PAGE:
Start by soaking the husks in water for 10 minutes, and then blot excess water with a paper towel.
Lay 4 or 6 husks (always an even number) in a stack.
Using thin twine, tie husks together, about 1 inch from top.
Separate husks into equal portions (2 and 2, or 3 and 3), and fold halves down, covering twine.
Using thin twine, tie husks about 1 inch down, creating head.
Roll a single husk and tie at ends to make arms.
Position arms below knot at neck, between equal portions of husks.
Tie waist. For female doll, trim husks to an even length.
For male doll, separate legs into equal portions. Tie at knees and ankles. Trim evenly.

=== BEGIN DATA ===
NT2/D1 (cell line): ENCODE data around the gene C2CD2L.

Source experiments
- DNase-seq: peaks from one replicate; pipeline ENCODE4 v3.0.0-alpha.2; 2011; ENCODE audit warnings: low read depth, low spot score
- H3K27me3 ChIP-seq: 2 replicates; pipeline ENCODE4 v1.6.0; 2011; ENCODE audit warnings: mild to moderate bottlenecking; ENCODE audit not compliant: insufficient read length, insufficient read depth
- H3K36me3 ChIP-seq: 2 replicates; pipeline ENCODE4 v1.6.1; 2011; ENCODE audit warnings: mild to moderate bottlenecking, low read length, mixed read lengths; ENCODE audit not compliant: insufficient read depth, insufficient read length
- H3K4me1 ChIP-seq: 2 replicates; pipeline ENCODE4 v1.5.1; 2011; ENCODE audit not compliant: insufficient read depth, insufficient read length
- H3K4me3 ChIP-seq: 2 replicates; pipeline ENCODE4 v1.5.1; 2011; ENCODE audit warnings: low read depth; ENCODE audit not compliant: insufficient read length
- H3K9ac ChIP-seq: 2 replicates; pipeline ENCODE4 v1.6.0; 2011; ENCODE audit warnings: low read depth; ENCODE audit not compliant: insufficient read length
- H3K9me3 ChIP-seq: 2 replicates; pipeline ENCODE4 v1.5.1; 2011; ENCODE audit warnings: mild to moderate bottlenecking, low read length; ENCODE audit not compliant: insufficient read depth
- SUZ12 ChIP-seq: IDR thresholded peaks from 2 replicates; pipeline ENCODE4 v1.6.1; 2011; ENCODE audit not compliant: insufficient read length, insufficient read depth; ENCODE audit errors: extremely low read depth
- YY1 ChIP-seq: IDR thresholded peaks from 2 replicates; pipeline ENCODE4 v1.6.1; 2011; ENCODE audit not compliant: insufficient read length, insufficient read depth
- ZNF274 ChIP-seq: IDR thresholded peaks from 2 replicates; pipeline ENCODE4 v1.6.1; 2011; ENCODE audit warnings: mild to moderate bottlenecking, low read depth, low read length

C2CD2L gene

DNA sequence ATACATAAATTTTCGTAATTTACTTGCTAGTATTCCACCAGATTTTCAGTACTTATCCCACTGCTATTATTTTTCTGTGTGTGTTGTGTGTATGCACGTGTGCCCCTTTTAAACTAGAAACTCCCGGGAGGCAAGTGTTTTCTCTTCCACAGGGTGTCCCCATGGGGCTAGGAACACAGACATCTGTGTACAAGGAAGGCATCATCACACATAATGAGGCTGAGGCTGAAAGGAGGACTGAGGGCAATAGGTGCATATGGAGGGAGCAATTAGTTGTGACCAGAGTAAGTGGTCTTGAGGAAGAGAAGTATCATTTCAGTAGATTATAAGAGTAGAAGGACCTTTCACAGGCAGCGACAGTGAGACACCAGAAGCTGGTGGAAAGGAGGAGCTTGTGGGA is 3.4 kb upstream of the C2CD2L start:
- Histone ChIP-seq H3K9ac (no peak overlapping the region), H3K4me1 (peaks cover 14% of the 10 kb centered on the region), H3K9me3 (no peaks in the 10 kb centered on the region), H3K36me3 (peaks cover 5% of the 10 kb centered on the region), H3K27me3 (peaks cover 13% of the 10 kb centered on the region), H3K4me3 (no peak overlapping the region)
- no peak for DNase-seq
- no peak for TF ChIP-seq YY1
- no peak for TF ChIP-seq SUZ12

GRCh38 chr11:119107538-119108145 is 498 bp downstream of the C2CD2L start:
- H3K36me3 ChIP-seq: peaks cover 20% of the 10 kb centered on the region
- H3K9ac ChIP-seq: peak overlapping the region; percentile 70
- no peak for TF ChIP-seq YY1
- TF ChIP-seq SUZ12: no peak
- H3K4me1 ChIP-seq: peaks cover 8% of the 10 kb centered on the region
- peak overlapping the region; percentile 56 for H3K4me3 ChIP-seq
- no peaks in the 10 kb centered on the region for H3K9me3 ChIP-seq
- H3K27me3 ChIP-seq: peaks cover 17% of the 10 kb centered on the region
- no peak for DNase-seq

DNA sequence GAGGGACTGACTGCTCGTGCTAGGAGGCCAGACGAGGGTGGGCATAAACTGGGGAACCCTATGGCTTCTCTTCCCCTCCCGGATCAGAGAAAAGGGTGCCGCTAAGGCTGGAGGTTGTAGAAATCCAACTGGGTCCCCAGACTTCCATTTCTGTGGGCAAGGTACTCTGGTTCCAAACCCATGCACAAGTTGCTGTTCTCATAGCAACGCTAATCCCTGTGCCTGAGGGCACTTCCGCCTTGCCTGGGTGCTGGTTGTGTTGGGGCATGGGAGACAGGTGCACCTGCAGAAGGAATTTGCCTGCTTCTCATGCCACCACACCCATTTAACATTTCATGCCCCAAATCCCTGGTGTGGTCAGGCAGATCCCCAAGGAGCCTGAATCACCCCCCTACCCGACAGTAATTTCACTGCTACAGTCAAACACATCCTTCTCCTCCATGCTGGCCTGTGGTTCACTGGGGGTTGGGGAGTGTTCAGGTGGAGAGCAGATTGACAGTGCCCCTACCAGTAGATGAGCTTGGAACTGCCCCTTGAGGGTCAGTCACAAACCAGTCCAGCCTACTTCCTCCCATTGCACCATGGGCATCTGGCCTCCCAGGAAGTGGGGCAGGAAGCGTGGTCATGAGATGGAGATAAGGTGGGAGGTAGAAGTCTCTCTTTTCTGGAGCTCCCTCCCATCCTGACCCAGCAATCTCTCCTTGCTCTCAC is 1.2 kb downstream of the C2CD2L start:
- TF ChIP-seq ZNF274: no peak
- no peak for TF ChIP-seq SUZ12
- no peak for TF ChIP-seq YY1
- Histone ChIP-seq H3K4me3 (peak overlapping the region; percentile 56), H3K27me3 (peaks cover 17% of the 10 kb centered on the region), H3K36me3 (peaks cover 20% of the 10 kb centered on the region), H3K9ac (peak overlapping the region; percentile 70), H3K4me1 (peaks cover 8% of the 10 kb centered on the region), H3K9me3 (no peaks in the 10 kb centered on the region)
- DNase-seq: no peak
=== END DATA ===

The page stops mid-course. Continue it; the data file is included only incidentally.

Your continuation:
To make hair, glue yarn or raffia to the heads. Fashion clothes from pieces of felt: Cut rectangles, and snip slits or X's in the center; then slide over doll's head, and secure around the waist with a strip of felt or yarn. (Glue on buttons, and use scissors to make fringe as desired.) Create hats and bonnets by cutting felt to fit, and then gluing in place.
Square-cut dried corn husks
Wool felt, in assorted colors
Yarn or raffia
The cornucopia can be a bit of an attention hog: proudly spilling its bounty across the dining room in a way that borders on needy. As harvest-time icons go, we much prefer the simple beauty of corn-husk dolls: They're understated, easy to make even for children, and truly ingenious -- requiring not much more than some husks, twine, glue, and felt.
Resources: Square-cut corn husks -- the ones used for tamales are sold at international grocers and surfasonline.com.